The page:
I worked as Chief Architect for Amtrak in the ’90s. Our dead-man throttles IICR were devised to prevent putting a non-human weight on them to hold them active, and required toggling within some interval maybe every 30 seconds and could not be continuously leaned-on or would trigger an emergency stop.

    the engineers (drivers) found them a pain, but accepted their necessity.

    In the northeast corridor there are plenty of track-side signals and speed changes to keep drivers alert. But looking up a track where nothing happens for hours at a time could get quite deadly and put the driver to sleep. Sleeping driver could be just as deadly as dead driver – at least to everyone else.

  2. 

    sorry. haven’t thought about this in years.

    I think there was either a pedal or a knee lever which required constant presence and additionally the alertness button which was more likely a 45 second affair where need to hit the button was light signaled, then if not hit, another light and maybe a horn and if still not responded to, the full-brake stop.

    also Chief Architects meant buildings not systems or software although I was later involved in a project which required a systems safety analysis which in our case was a gigantic exercise in paperwork along the lines of what was done at the time (2002) for railroad civil projects in the UK.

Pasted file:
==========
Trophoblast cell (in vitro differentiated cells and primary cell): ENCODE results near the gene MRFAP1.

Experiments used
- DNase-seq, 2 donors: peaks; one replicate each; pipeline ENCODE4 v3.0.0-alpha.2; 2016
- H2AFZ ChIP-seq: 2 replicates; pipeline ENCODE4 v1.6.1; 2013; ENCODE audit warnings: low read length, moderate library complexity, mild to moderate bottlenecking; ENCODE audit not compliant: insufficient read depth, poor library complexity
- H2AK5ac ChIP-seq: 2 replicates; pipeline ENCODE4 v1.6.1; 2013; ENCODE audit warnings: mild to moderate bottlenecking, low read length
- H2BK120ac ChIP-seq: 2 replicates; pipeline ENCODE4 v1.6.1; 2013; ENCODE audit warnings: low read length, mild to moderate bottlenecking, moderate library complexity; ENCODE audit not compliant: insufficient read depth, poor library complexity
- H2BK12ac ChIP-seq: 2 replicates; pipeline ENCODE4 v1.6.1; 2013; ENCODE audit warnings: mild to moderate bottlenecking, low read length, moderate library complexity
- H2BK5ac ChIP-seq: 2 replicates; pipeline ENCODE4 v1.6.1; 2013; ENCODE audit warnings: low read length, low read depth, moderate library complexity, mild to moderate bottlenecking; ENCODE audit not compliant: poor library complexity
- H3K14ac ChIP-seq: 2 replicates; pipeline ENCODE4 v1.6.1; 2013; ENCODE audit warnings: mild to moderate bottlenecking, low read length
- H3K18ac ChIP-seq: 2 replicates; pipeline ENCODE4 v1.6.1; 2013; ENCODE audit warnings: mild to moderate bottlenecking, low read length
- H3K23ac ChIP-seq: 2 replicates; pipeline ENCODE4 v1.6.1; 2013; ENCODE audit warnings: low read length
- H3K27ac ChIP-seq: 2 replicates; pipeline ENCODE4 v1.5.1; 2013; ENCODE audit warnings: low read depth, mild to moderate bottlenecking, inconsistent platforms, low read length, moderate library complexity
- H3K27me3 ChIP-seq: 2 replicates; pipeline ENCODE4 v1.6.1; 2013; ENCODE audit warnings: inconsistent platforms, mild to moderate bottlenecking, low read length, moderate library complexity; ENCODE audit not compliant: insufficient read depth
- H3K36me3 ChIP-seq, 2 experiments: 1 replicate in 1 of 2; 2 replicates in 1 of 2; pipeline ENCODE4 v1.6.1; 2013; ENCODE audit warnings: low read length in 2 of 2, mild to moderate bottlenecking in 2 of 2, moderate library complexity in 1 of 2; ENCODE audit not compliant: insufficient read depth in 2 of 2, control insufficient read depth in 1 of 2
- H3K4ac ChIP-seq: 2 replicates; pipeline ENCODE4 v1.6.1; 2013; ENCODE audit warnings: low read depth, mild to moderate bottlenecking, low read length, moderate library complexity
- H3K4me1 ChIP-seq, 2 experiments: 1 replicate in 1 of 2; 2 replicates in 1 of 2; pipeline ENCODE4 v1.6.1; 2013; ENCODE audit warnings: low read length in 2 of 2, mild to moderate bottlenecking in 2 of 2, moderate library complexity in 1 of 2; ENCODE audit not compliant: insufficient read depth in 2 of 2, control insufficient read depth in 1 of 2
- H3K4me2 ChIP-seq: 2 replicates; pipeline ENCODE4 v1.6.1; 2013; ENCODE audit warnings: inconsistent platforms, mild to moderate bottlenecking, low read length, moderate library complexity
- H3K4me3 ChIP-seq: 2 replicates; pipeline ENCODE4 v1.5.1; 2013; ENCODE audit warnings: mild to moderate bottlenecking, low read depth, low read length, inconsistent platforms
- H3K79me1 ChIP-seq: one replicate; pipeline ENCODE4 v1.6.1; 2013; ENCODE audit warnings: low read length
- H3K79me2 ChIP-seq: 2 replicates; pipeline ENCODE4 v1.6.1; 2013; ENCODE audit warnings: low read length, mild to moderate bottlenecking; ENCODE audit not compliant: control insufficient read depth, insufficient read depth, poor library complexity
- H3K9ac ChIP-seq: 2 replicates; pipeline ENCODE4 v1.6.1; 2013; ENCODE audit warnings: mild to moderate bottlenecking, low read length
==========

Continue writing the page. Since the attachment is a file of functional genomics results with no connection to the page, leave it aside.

3. 

    The German system (SIFA) requires (and this for at least a hundred years, as I recall) that one (of at least 2 or more) switch to be “toggled” every 30 seconds. Failure to do so will result in 2 warnings and then in forced braking. It eludes me, why you would construct something so vital to safety in a different way…

    • 
      Matthew Squair 24/05/2011 at 9:08 am

      The accident of history, I’m afraid. On intercity locomotives a vigilance system (similar to what you describe) has traditionally been used but not in the metro fleet. After the Waterfall accident the metro fleet was retrofitted with a vigilance system (which includes monitoring for driver brake and throttle inputs not just switch throws) but the deadman pedal was retained. We (the company I worked for) made the safety argument that the deadman was thus irrelevant but the operator was wedded to it so it was left in along with the additional cost and headache of integrating another human interface into the crew cab.